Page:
Alexia Cumal’s research aims to improve the ability of people living with dementia to care for themselves
Alexia Cumal, research trainee on the Enhancing the Care of the Older Adult Research (EnCOAR) Team at KITE, has received a Canadian Institutes of Health Research (CIHR) Canada Graduate Scholarship – Doctoral (CGS D) Award.
The CGS D program supports and promotes research excellence in a wide variety of disciplines and broad fields of health, natural sciences and engineering, social sciences and humanities. It provides recipients $35,000 per year in funding for three years to support their doctoral studies.
“I felt honoured and grateful to be chosen as one of the recipients of this award,” said Cumal, who is a PhD student in Nursing Science at the Lawrence S. Bloomberg Faculty of Nursing at the University of Toronto and is a registered nurse at Mount Sinai Hospital.
“I’m really excited to carry out a project which will hopefully have a positive impact on older adults with dementia.”
For her PhD project, Cumal will conduct a feasibility study of a nurse-led reablement intervention for older adults with dementia in transitional care programs.
Reablement is a person-centred approach within health and social care that helps individuals to learn or re-learn the skills necessary to be able to engage in activities or occupations that are important to them.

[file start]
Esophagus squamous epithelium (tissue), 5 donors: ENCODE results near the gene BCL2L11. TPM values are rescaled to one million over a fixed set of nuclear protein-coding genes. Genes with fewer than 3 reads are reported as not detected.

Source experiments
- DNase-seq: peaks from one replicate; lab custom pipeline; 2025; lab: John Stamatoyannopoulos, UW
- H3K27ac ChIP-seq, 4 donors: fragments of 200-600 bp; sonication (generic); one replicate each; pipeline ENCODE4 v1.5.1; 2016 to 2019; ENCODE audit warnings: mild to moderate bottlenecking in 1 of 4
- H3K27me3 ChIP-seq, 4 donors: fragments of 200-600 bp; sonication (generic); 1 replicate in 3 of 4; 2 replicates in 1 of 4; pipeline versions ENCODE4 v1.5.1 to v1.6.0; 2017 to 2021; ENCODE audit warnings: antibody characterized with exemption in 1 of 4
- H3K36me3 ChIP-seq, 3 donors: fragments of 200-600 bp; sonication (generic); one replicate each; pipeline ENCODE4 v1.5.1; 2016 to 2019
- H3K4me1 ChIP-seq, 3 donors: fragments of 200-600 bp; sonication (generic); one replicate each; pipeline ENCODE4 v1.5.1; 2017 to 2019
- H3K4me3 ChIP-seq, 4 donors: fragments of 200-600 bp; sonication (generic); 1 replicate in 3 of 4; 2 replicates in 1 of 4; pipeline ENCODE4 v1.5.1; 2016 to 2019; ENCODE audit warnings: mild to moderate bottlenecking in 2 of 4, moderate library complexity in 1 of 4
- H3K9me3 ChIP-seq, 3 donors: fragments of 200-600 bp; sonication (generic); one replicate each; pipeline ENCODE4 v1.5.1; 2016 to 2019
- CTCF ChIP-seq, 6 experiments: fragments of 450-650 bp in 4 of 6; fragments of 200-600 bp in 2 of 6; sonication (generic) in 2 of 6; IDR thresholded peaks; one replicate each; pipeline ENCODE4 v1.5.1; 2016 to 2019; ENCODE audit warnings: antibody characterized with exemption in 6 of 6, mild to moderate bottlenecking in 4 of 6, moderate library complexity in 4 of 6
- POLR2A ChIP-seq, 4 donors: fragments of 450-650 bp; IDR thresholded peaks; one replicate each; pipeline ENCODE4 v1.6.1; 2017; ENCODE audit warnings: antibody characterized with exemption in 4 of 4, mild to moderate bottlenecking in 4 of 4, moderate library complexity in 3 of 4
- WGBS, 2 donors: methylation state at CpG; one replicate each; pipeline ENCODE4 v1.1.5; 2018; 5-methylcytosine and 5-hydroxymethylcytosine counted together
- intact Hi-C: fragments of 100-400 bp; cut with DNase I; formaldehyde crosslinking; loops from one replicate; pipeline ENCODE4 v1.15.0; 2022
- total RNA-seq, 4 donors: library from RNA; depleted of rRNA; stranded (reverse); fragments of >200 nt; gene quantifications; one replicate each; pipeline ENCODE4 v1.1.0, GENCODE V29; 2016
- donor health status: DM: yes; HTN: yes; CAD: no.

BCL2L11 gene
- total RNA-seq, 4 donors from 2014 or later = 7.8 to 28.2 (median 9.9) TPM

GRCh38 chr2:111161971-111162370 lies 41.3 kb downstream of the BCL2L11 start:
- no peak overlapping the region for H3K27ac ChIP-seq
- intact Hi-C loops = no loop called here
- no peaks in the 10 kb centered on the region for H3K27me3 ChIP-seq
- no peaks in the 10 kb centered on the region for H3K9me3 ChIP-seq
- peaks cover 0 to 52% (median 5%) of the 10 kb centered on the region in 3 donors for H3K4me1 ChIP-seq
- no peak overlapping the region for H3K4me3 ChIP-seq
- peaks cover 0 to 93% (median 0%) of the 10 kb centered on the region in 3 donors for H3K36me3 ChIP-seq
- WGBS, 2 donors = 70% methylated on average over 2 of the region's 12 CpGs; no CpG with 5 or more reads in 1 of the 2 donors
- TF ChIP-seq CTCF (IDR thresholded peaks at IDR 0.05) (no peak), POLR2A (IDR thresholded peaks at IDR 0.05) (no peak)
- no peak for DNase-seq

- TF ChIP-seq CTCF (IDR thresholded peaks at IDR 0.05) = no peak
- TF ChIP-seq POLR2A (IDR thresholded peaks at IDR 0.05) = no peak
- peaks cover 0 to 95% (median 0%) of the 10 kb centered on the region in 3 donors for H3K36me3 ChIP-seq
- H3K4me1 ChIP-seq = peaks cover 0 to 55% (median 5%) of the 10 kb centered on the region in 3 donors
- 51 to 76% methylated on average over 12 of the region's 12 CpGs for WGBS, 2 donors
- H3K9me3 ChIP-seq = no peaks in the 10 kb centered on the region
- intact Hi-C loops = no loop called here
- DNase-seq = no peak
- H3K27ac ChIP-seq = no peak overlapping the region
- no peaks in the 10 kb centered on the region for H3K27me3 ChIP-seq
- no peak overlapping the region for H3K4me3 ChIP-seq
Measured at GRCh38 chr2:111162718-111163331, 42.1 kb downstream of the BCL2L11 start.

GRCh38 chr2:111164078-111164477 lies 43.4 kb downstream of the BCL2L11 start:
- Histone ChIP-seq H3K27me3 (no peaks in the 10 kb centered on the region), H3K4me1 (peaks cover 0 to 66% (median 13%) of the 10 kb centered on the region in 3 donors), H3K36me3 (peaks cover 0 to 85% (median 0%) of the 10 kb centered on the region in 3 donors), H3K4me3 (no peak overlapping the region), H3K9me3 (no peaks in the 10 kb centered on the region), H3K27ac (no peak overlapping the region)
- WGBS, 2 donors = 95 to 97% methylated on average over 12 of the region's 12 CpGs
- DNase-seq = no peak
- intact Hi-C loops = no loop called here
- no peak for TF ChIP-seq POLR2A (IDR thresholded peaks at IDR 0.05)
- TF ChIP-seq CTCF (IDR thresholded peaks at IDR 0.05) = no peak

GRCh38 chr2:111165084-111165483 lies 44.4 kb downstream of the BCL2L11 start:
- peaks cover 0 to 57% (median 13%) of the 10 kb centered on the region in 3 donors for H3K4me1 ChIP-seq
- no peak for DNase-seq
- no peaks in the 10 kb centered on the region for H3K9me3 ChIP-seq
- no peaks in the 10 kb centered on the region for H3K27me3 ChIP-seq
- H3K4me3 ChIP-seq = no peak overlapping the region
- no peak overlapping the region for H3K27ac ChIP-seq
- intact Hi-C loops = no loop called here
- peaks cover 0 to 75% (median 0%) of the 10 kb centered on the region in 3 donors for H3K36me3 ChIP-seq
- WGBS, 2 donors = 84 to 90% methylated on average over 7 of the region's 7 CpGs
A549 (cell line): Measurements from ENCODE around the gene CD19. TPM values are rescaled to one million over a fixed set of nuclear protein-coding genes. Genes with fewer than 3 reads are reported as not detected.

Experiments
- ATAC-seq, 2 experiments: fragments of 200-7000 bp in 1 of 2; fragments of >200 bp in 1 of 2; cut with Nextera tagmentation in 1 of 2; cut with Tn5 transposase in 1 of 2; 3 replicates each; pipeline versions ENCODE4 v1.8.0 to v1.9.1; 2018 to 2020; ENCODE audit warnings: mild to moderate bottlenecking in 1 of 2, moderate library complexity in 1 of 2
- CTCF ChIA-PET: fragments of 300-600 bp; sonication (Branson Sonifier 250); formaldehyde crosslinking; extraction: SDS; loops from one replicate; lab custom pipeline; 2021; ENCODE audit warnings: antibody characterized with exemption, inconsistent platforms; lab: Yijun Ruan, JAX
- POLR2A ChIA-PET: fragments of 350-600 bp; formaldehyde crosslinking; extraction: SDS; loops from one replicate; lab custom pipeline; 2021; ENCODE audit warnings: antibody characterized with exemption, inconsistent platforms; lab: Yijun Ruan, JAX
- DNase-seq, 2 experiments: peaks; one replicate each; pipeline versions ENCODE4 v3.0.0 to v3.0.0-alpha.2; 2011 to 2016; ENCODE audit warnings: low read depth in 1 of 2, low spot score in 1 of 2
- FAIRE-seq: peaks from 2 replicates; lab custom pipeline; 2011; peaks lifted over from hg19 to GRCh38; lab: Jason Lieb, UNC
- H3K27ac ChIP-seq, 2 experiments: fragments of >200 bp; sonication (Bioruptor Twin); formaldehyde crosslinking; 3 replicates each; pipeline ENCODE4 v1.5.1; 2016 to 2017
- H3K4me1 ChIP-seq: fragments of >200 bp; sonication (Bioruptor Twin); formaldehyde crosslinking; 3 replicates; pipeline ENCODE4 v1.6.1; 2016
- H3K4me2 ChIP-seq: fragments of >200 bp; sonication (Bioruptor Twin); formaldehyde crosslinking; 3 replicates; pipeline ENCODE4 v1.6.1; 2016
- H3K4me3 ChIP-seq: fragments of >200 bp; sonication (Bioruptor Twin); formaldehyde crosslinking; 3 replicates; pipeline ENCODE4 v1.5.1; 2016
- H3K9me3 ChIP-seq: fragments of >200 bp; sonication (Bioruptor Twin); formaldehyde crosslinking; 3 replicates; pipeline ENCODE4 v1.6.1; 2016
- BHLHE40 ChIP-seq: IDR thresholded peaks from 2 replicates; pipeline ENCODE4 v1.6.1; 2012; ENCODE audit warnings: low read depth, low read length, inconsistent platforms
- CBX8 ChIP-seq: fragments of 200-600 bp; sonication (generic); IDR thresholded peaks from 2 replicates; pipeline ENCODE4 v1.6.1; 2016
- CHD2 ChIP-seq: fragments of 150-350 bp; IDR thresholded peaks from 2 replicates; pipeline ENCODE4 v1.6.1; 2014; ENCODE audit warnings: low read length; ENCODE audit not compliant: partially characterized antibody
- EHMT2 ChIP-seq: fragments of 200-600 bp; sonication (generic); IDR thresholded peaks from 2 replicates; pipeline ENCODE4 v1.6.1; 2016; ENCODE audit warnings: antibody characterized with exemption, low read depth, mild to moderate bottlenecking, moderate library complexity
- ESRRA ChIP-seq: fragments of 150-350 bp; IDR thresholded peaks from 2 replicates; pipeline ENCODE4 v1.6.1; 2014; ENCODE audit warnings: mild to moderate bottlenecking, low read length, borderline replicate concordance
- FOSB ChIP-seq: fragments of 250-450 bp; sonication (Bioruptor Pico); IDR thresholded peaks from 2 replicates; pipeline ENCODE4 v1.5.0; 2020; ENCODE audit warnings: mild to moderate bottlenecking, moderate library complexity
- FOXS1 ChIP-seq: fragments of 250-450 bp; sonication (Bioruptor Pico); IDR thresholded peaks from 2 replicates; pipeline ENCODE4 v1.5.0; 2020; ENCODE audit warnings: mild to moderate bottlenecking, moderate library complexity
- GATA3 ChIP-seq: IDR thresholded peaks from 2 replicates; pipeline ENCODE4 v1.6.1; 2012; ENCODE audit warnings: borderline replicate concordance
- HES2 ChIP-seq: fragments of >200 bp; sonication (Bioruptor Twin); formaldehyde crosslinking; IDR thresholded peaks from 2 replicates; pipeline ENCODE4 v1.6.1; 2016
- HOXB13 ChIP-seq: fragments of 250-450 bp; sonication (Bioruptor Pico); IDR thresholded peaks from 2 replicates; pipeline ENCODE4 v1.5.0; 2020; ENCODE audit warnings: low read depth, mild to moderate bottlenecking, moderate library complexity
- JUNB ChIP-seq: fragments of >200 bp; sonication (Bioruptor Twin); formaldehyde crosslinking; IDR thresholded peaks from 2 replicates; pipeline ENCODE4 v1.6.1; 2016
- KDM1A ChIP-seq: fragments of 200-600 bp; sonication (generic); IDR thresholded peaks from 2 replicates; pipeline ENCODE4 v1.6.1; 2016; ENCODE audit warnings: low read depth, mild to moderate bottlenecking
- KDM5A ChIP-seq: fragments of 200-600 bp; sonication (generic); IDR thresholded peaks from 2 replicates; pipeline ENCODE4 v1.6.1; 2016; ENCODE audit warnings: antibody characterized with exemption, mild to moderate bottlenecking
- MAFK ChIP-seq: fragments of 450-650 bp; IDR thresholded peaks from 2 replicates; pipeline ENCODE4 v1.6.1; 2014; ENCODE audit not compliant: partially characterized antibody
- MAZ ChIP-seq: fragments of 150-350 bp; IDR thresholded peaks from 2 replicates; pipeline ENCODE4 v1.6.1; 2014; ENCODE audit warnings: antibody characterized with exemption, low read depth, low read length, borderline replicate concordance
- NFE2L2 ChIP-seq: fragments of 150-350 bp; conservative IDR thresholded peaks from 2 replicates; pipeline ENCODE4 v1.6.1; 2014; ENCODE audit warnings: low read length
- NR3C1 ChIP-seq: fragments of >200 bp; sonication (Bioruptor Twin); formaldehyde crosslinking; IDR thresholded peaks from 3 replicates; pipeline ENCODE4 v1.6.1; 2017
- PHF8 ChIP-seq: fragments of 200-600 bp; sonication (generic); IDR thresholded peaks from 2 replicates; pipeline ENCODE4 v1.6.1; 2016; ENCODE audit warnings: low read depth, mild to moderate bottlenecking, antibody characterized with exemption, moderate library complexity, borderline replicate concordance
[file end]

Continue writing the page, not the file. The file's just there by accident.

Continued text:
Over the course of 12 weeks, Cumal will work with older adults with dementia who are in facility-based transitional care programs. These programs are for patients that are medically stable but are not yet ready to return home after a hospital stay.
“Ensuring there are transitional care programs developed to meet the unique needs of persons with dementia is imperative if we expect excellent care for all Canadians,” said KITE scientist Dr. Kathy McGilton who, along with fellow KITE scientist Dr. Tracey Colella, is supervising Cumal on this project.
“This is a vital and understudied area; her work will have enormous potential to effect reform.”
As part of this intervention, Cumal will create tailored mobility activities that aim to improve the functional abilities of patients with dementia, which should increase their likelihood of being discharged home.
“There is a clear need for new interventions as the number of Canadians living with dementia is expected to nearly triple to 1.7 million by 2050,” said Cumal.
Cumal’s project is expected to begin in 2023.